1. The question in this appeal is whether the Subordinate Judge's Court at Bellary had jurisdiction to try the suit. The suit was filed so far back as 5th March, 1921, and the Subordinate Judge decided that the Court had no jurisdiction on the 7th March, 1923. The defendants raised the question of jurisdiction in issue 15. A preliminary issue like this should have been disposed of at the earliest opportunity. The learned Subordinate Judge did not do that, but after a number of witnesses were examined on commission and after the defendant took time to adduce evidence he decided this question in favour of the defendant.
2. The suit is for dissolution of partnership. The plaintiff, who is a resident of Bellary, entered into partnership with the defendant, a resident of Coimbatore, for the purchase and sale of cotton. Under the arrangement they were to share the profits. It is unnecessary to consider what shares the plaintiff and defendant had in the partnership as it is a matter which has to be determined in a suit. The defendant admits that partnership arrangement was entered into and that the plaintiff and he were partners. But his contention is that the partnership business was carried on only in Coimbatore and not in Bellary and therefore the Court at Bellary had no jurisdiction. Under the arrangement the plaintiff was to purchase cotton not only at Bellary but in other places, but the sale of the cotton was to be effected at Coimbatore where cotton mills are situate. The accounts of the business were maintained at Bellary as alleged in paragraph 20 of the written statement. The defendant, though he denied that the accounts were maintained in Bellary, did not choose to say where the partnership accounts were maintained. His vakil now says no accounts were necessary as it was arranged that the profits of each consignment should be settled at once. This is a very strange arrangement of settling accounts of a partnership in which very large consignments of cotton were made. Inasmuch as the defendant chooses to say that no accounts were kept by him at Coimbatore in connection with the partnership it cannot be said that the partnership was carried on only at Coimbatore. The learned Subordinate judge has evidently made a mistake in holding that the substantial portion of the business should be carried on at Bellary in order to give jurisdiction to the Bellary Court. Where partnership business is carried on at two places, the cause of action arises in both the places and the Courts have jurisdiction to entertain the suit for dissolution of partnership in either of these places. In this case both the Coimbatore as well as the Bellary Courts have jurisdiction to entertain the suit. This suit was filed in Bellary Court. That Court had jurisdiction to try the case. In Bavah Meah Saib v. Khajee Meah Saib (1869) 4 MHCR 218 Bittleston, J. observes:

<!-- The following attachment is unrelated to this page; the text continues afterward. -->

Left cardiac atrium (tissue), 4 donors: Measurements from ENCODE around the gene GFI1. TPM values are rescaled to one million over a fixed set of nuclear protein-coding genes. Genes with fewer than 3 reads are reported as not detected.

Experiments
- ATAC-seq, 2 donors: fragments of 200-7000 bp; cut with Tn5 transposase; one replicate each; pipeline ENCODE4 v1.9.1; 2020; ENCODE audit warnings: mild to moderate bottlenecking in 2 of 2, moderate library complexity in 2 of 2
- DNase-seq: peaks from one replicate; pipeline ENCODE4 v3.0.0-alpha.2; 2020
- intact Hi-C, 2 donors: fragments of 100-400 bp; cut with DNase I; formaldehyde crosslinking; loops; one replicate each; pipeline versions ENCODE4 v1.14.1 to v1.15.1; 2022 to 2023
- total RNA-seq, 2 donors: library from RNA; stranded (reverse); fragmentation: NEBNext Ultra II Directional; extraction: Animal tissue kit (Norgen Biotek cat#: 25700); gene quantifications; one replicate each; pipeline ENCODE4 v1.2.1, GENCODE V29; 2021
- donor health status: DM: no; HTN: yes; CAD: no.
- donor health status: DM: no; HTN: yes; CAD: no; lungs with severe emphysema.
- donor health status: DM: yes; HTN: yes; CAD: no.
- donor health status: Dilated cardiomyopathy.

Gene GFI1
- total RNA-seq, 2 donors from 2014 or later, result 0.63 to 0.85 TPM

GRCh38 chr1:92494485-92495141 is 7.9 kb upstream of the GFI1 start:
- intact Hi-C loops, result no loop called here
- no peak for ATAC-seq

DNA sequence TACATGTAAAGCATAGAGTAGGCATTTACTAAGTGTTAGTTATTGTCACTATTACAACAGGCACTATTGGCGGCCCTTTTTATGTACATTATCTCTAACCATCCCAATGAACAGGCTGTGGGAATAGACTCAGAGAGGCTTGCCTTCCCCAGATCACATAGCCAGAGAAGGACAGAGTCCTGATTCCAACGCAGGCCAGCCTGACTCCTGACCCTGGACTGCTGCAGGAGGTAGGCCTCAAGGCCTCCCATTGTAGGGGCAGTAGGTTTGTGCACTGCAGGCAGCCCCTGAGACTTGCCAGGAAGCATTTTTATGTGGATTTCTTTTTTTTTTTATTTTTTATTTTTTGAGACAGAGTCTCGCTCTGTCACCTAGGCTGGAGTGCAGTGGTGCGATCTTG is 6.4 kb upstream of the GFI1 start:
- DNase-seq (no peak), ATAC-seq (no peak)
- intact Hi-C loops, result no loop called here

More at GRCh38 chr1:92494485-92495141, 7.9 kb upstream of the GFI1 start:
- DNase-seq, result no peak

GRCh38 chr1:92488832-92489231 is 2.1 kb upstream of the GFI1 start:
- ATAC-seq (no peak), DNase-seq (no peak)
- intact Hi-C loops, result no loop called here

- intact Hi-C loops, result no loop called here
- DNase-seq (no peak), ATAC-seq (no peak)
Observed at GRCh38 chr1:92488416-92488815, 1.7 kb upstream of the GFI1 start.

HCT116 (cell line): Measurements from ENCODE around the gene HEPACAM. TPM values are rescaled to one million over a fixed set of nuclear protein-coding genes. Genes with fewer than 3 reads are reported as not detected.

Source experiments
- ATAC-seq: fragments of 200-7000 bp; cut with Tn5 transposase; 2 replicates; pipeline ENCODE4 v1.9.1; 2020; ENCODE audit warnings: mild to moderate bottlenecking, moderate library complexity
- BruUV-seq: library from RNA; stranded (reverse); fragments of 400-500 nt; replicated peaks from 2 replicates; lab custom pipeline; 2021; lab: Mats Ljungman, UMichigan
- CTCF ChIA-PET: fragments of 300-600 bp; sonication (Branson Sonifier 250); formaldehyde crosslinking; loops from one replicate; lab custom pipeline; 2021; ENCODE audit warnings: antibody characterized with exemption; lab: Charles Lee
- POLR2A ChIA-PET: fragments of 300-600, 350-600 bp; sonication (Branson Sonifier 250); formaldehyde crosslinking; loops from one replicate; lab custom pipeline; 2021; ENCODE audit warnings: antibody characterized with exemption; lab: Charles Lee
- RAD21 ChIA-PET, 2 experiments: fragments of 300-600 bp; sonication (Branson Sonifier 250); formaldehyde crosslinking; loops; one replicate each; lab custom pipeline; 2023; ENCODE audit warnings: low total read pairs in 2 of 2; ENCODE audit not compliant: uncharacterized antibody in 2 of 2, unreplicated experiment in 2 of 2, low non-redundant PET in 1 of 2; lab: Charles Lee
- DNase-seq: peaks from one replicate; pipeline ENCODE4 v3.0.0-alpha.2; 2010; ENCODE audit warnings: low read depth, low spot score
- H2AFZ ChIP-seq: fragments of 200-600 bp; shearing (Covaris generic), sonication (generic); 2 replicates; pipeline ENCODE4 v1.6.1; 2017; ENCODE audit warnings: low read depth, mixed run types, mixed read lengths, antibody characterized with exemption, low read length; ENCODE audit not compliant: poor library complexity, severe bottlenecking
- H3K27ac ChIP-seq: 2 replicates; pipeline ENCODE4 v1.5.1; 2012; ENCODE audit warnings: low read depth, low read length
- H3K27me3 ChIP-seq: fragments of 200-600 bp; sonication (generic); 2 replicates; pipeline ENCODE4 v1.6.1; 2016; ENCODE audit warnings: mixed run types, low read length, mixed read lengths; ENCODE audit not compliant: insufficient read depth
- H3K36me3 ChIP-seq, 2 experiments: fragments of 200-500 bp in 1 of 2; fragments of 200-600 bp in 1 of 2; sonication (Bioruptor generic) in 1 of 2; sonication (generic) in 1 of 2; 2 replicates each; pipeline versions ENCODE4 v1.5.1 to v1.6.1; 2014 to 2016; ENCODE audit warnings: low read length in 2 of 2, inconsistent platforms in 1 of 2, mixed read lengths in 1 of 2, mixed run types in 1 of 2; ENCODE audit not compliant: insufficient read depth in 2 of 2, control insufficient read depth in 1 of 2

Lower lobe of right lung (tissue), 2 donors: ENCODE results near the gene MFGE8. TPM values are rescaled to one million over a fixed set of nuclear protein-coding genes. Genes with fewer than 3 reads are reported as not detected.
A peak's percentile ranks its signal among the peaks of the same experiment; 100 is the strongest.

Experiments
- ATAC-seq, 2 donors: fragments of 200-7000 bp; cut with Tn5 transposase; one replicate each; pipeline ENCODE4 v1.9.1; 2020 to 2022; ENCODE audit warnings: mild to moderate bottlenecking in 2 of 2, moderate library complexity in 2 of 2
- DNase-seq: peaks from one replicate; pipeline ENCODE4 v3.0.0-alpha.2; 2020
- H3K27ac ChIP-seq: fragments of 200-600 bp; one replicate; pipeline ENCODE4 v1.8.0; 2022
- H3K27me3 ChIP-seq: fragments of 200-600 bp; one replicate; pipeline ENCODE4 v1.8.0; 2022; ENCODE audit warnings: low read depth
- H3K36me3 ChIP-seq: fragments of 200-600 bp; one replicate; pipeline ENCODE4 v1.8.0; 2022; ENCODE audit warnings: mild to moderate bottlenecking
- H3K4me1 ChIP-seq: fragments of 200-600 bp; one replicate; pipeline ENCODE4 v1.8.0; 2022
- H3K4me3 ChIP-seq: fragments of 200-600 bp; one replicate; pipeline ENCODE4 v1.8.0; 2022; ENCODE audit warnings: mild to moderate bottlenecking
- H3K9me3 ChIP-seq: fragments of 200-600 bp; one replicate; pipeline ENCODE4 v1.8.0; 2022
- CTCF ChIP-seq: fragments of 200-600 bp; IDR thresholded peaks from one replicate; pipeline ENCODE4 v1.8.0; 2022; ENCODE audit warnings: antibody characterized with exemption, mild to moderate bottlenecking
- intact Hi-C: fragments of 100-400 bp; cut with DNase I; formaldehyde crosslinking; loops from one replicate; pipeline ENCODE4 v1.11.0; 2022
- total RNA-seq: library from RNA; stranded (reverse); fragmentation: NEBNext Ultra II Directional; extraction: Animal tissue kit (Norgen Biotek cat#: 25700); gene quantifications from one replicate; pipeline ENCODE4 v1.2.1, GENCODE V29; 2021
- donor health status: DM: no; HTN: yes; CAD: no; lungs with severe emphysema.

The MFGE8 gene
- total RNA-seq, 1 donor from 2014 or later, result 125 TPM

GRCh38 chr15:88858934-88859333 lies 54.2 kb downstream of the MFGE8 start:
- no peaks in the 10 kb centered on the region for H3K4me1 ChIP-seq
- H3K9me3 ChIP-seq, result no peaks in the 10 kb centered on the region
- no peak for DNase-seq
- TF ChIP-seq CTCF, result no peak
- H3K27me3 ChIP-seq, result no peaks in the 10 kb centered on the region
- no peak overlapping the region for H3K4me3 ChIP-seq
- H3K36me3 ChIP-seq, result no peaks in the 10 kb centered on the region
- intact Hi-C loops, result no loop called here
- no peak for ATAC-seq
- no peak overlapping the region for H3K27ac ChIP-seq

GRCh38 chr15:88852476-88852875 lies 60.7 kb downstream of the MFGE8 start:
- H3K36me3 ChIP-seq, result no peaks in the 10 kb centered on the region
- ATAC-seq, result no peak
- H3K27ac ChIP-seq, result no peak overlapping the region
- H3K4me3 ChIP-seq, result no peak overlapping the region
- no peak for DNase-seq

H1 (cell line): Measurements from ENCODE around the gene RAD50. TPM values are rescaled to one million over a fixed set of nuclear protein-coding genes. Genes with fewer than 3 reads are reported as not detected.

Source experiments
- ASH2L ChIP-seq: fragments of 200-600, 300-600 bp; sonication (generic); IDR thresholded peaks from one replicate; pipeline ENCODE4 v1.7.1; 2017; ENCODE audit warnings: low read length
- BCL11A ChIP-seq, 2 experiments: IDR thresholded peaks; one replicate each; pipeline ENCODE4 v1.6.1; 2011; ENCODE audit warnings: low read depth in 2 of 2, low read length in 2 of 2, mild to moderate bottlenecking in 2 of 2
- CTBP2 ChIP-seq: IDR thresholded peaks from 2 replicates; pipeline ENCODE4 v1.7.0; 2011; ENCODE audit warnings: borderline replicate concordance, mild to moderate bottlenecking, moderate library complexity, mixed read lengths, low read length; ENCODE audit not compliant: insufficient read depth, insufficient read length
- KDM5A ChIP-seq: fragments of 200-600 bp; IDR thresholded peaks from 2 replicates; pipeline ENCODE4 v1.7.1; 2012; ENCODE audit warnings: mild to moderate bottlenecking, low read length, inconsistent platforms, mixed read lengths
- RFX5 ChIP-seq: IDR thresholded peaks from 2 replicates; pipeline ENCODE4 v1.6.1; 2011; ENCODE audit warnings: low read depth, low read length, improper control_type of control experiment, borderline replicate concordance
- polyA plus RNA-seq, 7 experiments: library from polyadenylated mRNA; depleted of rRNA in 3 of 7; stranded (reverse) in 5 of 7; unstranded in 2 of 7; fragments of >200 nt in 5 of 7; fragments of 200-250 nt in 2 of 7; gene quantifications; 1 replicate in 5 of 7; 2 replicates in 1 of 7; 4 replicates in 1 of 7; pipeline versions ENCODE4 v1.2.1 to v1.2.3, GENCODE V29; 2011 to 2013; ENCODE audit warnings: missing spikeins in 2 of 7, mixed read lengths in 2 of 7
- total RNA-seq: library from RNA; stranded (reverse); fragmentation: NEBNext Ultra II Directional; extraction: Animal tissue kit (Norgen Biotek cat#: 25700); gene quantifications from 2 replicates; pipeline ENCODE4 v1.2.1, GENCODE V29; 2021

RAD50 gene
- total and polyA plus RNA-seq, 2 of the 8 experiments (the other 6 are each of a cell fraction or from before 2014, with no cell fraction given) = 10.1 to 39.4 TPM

As regards a suit of this nature, when it appears that the partnership business is carried on substantially in two or more places, I think that the cause of action does partly arise in each of those places within the meaning of Section 12 of our Charter.
3. Their Lordships of the Privy Council attach importance in connection with the carrying on of the business to the fact that the partnership accounts are kept at a particular place. In Luchmee Chand v. Zoreswar Mull (1860) 8 MIA 291 their Lordships observe:
Where can it be said that the cause of action, supposing it exists for that balance, properly arose? Muttra was, undoubtedly, the central place of business; at Muttra the partnership books were kept; at Muttra the partners would have recourse to those books for the purpose of ascertaining the state of the transactions; between them, and if, in the result, a balance was due to the appellants, Muttra would be the place where the payment of that balance would have to be made. It therefore appears clear to their Lordships that if there is a cause of action arising out of the balance resulting from these partnership transactions, that cause of action arose at Muttra.
4. Here as already observed the books of the partnership were maintained by the plaintiff at Bellary. Therefore the cause of action for a suit of this kind did arise within the jurisdiction of the Bellary Court. The Subordinate Judge has entirely gone out of his way in considering whether the accounts have been satisfactorily kept or not. That is a matter which will have to be dealt with when the suit is tried on the merits.
5. In the result we set aside the decree of the Subordinate Judge and direct him to restore the suit to file and proceed with it according to law. The respondent will pay the costs of this appeal.